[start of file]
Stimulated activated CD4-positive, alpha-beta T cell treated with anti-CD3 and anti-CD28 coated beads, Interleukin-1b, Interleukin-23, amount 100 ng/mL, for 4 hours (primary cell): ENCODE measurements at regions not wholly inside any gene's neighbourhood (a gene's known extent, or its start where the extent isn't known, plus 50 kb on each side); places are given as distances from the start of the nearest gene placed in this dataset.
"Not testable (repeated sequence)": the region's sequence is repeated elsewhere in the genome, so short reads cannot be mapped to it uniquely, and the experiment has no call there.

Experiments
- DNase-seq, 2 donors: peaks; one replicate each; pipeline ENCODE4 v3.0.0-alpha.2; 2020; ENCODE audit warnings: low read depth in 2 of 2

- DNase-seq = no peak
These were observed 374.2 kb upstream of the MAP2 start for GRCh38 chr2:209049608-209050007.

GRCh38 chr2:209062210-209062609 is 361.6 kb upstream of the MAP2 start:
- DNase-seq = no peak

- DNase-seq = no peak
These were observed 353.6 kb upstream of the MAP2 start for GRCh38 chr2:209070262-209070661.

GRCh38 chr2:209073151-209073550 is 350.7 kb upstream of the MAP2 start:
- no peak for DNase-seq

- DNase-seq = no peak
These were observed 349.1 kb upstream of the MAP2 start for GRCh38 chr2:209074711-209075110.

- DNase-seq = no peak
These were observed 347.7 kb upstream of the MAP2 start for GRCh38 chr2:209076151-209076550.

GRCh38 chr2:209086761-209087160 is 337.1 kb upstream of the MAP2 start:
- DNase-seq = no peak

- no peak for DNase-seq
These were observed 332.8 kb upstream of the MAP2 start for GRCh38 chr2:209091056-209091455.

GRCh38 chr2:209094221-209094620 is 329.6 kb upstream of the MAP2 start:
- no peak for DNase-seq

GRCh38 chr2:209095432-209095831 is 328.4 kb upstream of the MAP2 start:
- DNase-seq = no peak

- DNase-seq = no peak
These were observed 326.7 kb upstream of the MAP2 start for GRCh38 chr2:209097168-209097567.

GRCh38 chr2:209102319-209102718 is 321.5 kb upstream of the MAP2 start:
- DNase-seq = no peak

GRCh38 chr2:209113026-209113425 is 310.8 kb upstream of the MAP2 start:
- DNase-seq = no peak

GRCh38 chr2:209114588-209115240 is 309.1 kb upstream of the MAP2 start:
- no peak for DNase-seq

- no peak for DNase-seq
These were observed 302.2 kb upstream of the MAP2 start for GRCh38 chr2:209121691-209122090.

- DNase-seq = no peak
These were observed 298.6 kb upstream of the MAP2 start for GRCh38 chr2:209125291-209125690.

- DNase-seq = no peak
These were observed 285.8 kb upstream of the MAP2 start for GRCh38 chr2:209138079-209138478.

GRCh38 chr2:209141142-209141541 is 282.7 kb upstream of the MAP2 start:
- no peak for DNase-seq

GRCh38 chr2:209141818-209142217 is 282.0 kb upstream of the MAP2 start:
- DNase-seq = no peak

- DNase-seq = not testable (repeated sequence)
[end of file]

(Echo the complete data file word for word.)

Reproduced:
Stimulated activated CD4-positive, alpha-beta T cell treated with anti-CD3 and anti-CD28 coated beads, Interleukin-1b, Interleukin-23, amount 100 ng/mL, for 4 hours (primary cell): ENCODE measurements at regions not wholly inside any gene's neighbourhood (a gene's known extent, or its start where the extent isn't known, plus 50 kb on each side); places are given as distances from the start of the nearest gene placed in this dataset.
"Not testable (repeated sequence)": the region's sequence is repeated elsewhere in the genome, so short reads cannot be mapped to it uniquely, and the experiment has no call there.

Experiments
- DNase-seq, 2 donors: peaks; one replicate each; pipeline ENCODE4 v3.0.0-alpha.2; 2020; ENCODE audit warnings: low read depth in 2 of 2

- DNase-seq = no peak
These were observed 374.2 kb upstream of the MAP2 start for GRCh38 chr2:209049608-209050007.

GRCh38 chr2:209062210-209062609 is 361.6 kb upstream of the MAP2 start:
- DNase-seq = no peak

- DNase-seq = no peak
These were observed 353.6 kb upstream of the MAP2 start for GRCh38 chr2:209070262-209070661.

GRCh38 chr2:209073151-209073550 is 350.7 kb upstream of the MAP2 start:
- no peak for DNase-seq

- DNase-seq = no peak
These were observed 349.1 kb upstream of the MAP2 start for GRCh38 chr2:209074711-209075110.

- DNase-seq = no peak
These were observed 347.7 kb upstream of the MAP2 start for GRCh38 chr2:209076151-209076550.

GRCh38 chr2:209086761-209087160 is 337.1 kb upstream of the MAP2 start:
- DNase-seq = no peak

- no peak for DNase-seq
These were observed 332.8 kb upstream of the MAP2 start for GRCh38 chr2:209091056-209091455.

GRCh38 chr2:209094221-209094620 is 329.6 kb upstream of the MAP2 start:
- no peak for DNase-seq

GRCh38 chr2:209095432-209095831 is 328.4 kb upstream of the MAP2 start:
- DNase-seq = no peak

- DNase-seq = no peak
These were observed 326.7 kb upstream of the MAP2 start for GRCh38 chr2:209097168-209097567.

GRCh38 chr2:209102319-209102718 is 321.5 kb upstream of the MAP2 start:
- DNase-seq = no peak

GRCh38 chr2:209113026-209113425 is 310.8 kb upstream of the MAP2 start:
- DNase-seq = no peak

GRCh38 chr2:209114588-209115240 is 309.1 kb upstream of the MAP2 start:
- no peak for DNase-seq

- no peak for DNase-seq
These were observed 302.2 kb upstream of the MAP2 start for GRCh38 chr2:209121691-209122090.

- DNase-seq = no peak
These were observed 298.6 kb upstream of the MAP2 start for GRCh38 chr2:209125291-209125690.

- DNase-seq = no peak
These were observed 285.8 kb upstream of the MAP2 start for GRCh38 chr2:209138079-209138478.

GRCh38 chr2:209141142-209141541 is 282.7 kb upstream of the MAP2 start:
- no peak for DNase-seq

GRCh38 chr2:209141818-209142217 is 282.0 kb upstream of the MAP2 start:
- DNase-seq = no peak

- DNase-seq = not testable (repeated sequence)